More to come about what to look for tomorrow, as well as additional analysis.

My analysis looked at se


The Liberal Crab’s Poll of “Poll of Polls” – 02 November 2008

Popular Vote

Obama – 51.1% +6%

McCain – 45%

Electoral College

Obama – 352

McCain – 186

Well, the most obvious thing to notice over the last two days is the increase in support for both candidates.  This makes sense as you’d expect some of the undecideds to quickly begin focusing in on their choice.  While the movement was nominal away from the undecided column (only .5%), the perceived trends continues with McCain picking up a larger share of that support.  McCain picked up 67% of the undecideds after picking up 56% yesterday.  Keep in mind, with the minimal reduction of undecideds (pool for analysis is small), the support will fluctuate.  Based on the latest polls and analysis, my election day prediction is that Obama will garner 50.7%, McCain 44.3%, Barr/Nader 5%.  The best news is even if the undecideds break to McCain, Obama’s continued ability to remain over 50% really means that the undecideds will not affect the popular vote winner.  Keep in mind, the biggest flaws in the polls is that they continue to measure against a two candidate race.   The third parties will garner 3-5% of the vote overall.  I continue to believe Barr is a more serious threat to McCain than Nader is to Obama.  The Real Clear Politics averages back that theory up.  I supect there will be a net -1% affect to McCain.  McCain’s got one day to make up 6%.  I do not think that’s going to happen.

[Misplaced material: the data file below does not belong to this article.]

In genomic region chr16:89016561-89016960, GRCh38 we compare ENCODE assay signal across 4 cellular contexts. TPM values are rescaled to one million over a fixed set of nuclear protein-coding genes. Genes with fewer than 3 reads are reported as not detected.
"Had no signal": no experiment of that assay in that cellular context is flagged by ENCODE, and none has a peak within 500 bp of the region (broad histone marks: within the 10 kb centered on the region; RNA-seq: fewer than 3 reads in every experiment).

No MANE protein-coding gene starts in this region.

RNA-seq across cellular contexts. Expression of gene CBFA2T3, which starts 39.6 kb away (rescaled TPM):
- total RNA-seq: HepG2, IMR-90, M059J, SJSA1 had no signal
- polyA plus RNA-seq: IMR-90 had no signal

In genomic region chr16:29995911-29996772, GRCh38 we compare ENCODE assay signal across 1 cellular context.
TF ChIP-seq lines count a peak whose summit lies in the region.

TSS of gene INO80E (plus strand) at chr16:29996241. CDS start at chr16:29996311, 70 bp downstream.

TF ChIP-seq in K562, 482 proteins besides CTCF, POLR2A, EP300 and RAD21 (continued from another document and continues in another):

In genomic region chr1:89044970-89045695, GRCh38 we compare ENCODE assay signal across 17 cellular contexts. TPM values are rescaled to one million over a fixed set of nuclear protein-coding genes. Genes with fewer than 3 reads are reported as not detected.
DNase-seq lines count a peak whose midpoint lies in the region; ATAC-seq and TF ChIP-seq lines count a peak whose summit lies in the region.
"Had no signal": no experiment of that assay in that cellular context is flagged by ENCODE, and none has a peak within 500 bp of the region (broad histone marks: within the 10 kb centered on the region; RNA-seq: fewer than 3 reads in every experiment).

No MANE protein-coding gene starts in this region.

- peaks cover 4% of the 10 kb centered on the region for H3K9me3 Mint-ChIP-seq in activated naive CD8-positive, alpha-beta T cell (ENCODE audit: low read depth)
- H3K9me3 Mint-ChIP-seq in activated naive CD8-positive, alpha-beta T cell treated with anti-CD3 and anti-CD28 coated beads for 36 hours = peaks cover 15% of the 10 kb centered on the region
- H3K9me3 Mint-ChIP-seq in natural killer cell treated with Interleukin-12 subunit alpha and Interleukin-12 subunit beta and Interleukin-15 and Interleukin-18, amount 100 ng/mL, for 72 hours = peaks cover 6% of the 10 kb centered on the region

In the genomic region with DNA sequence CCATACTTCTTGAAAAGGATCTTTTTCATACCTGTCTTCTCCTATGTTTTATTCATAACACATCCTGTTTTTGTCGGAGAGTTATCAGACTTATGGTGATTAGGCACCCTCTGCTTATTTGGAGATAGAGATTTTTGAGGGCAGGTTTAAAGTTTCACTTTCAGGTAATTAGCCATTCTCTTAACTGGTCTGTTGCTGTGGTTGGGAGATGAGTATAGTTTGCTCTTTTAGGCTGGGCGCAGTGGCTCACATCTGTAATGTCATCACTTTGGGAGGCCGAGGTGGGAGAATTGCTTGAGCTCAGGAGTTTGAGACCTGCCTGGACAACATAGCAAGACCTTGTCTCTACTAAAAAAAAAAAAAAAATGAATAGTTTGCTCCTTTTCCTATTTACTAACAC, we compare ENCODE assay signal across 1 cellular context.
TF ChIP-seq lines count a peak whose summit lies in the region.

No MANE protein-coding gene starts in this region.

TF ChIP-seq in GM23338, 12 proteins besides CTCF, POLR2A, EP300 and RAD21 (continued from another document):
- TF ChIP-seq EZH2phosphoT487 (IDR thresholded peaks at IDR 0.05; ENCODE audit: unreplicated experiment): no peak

Looking at the Electoral College, Obama lost a little support for the seventh of eight days.  All pollsters remained relatively stable except for  Nate Silver reduced his estimate from 344 down to 332.  However, based on the latest polls and projections and some analysis I’ve done via, I believe the final Electoral total will be much closer than most aggregators are predicting.  My final count now is Obama 291, McCain 247.  Why the big change from yesterday?  I’ve moved Ohio and Florida back to McCain.  Remember yesterday when my gut told me that those may not go for Obama?  Well after further analysis and thought, I believe they will be going to McCain.  I had a good conversation back and forth with Sam Wang from The Princeton via his comments section today.  I pointed to the fact that these aggregate models are great, but too much focus is put on the quantitative aspects and not enough on the qualitative.  I’d like to think to get ahead of curve here because we’ve been able to put an analytical spin on the metrics.  This is the same methodology I use in my ‘day job’ to analysis Earned Value metrics.  These candidate polls are all lagging indicators, I’ve always believed you need a little qualitative input to determine where things are going, when you are predicting the future.  This decision was as much a quantitative as qualitative.  Why did I make this change?  First, the polls have been closing (some rapidly).  In fact, if you turn up the sensitivity on the models from Pollster, the margins are very close.  These states all went to Bush in 2004 and there is very little to show that these statistically insignificant leads will hold up for Obama.  He may win one of them, but I am going to be conservative in my estimates.  I also have questions with Virgina, as those polls have been closing too.  However, there still a statistically significant lead for Obama and when pairing down the polls to the four or five with the best rep (leaving out Zogby), his lead is maintained.  If you were to take Virginia away, Obama would still be at 278 over the 270 he needs.  None of the other states appear to even be close.  Of course, McCain continues to play hard in Pennsylvania and the polls are tightening.  The difference in Pennsylvania and why I am not nearly as nervous, is Obama’s support is still at 51% and McCain has not been able to chip away from that number.  McCain is picking up undecideds.  He can pick up all the undecideds and still fall short.